Fire Dragon Review
Another Optimum Asia back catalogue release, another sub-standard package. The usual lack of extras and non-anamorphic transfer of an old, dirty, soft and flickering print (though we do get the original Cantonese stereo soundtrack in reasonable condition and optional English subs) are in this case matched by the mediocrity of the film itself, Fire Dragon being a well below average example of nineties Hong Kong cinema.
From the off it becomes apparent that the plotting – involving political conspiracy and a letter everyone wants to get their hands on – is a mere MacGuffin, yet with Yeun Wo Ping as director this shouldn’t prove to be a problem. After all if one of Hong Kong’s finest action choreographers can sustain Fire Dragon with some typically feisty examples of his craft then its scant 85 minute duration should be perfectly adequate as a piece of mindless entertainment (in this respect Iron Monkey 2, another recent Optimum Asia release in which Yuen had a hand, proved itself to be no less than entertaining). Yet despite Brigitte Lin in the lead – indeed, in the title role – the focus is on other matters and Fire Dragon sees itself primarily as a comedy.
On its own terms this shouldn’t offer too much in the way of difficulties if Yuen is as dab a hand with comedy as he is action, but sadly this doesn’t prove to be the case. Indeed, his comparatively few fight scenes for Fire Dragon are decidedly below par within the context of his prolific career, yet appear positively masterful when compared to the way in which he handles its excessively broad sense of humour. Of course, martial arts cinema has rarely been blessed with subtlest forms of comedy, but here everything is pitched at the level of a pre-school kids’ TV show. It’s an approach which may endear it to some, though these are likely to be in the minority.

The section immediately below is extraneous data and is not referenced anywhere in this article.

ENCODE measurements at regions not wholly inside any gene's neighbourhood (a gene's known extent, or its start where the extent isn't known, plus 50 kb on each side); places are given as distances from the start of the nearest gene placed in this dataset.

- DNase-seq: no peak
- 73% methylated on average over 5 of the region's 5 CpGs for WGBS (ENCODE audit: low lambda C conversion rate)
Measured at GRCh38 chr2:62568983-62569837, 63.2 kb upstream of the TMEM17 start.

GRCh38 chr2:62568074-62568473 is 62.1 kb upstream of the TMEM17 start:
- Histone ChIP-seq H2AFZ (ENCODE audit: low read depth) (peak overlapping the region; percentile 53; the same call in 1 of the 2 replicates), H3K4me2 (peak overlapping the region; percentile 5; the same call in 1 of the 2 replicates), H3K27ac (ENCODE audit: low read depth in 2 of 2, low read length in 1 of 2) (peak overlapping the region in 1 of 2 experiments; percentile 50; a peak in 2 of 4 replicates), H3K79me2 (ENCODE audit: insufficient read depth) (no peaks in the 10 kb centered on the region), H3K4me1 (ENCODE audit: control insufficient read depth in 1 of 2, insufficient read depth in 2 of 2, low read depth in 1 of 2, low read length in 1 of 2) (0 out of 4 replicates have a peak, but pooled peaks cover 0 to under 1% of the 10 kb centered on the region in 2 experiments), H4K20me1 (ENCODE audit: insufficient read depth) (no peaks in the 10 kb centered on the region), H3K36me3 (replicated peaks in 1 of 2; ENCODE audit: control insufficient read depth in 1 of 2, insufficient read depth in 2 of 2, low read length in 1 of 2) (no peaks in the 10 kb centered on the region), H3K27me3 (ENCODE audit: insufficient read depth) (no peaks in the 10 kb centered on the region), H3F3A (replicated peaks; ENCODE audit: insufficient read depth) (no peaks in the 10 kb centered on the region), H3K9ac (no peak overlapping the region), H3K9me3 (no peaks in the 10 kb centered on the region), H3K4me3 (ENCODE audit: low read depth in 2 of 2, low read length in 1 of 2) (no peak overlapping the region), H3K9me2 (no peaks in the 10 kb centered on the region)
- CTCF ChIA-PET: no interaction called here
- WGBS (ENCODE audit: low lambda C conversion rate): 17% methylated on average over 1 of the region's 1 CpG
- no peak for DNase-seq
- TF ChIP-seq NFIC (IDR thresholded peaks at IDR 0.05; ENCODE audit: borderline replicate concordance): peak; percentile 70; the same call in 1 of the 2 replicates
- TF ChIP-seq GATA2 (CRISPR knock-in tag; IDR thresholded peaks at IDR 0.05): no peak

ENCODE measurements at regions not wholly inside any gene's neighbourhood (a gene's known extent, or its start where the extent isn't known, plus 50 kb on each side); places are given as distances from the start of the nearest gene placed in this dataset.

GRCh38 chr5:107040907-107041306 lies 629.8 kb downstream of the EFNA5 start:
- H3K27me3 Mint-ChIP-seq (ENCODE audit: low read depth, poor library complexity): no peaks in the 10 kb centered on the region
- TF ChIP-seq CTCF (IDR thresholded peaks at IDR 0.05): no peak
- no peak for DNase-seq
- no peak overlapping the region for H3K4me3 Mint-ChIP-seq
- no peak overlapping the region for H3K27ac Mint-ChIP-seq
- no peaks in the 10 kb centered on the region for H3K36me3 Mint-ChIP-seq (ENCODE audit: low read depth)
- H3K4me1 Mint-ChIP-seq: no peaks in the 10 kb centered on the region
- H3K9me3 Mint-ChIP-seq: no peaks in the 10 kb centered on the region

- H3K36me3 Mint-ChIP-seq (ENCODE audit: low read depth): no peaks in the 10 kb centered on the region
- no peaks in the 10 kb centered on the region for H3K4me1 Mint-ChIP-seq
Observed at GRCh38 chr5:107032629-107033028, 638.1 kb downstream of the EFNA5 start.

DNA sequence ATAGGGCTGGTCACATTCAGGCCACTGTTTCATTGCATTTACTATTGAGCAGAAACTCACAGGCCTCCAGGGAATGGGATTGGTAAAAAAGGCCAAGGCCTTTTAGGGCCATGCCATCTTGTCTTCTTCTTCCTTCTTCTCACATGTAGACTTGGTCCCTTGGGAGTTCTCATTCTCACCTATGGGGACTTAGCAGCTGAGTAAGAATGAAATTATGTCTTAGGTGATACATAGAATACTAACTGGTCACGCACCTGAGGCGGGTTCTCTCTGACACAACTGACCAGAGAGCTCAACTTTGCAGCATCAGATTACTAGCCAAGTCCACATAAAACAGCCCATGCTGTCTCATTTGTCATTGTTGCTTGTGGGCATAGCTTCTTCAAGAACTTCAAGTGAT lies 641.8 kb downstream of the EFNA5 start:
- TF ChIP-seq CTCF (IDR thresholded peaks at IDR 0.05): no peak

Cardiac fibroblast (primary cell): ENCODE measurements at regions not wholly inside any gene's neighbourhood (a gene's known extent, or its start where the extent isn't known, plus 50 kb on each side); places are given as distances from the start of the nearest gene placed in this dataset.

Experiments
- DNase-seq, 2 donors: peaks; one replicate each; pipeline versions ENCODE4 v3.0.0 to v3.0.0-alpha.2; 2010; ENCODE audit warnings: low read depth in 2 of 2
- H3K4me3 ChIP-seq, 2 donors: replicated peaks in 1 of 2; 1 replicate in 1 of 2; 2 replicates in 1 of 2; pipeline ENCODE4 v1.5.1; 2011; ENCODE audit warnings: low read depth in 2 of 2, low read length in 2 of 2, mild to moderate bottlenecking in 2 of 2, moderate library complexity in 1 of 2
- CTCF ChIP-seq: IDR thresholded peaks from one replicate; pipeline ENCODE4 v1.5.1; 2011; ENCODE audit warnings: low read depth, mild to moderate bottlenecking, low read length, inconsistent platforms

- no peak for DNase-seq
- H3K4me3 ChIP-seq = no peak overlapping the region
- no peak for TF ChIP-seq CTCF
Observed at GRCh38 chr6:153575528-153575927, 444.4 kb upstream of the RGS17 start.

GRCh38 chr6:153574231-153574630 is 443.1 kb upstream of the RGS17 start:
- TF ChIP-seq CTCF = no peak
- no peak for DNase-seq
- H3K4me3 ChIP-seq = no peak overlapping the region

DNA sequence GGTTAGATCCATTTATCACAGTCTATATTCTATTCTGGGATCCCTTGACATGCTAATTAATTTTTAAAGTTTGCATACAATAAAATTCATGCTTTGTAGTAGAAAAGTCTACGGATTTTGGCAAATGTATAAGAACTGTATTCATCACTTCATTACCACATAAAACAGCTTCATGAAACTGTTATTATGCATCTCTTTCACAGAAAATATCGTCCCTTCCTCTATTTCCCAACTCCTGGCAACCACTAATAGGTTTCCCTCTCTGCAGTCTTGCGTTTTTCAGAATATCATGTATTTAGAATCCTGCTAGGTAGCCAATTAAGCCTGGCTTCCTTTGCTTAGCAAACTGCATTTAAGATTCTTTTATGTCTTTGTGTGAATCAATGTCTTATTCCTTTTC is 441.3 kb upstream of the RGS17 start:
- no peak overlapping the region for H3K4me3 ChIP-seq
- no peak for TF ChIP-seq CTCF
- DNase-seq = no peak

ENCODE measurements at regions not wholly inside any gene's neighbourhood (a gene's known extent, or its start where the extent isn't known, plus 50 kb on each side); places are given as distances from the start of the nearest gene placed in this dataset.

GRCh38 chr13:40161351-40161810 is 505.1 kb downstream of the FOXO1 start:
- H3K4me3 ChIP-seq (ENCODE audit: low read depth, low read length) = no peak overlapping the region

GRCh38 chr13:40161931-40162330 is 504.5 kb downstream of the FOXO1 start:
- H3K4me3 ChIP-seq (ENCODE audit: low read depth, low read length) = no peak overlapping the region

Moreover, there’s very little effort made to provide any respite from the continually over the top tone. As said, the plotting is essentially an excuse for the gags and has only the predictable switching of allegiances and sentimental interludes up its sleeve. All of which – when combined with the distinct lack of extras and shoddy presentation (the only plus point of which being that Fire Dragon is in its original aspect ratio) – should warn off most from ever approaching this disc.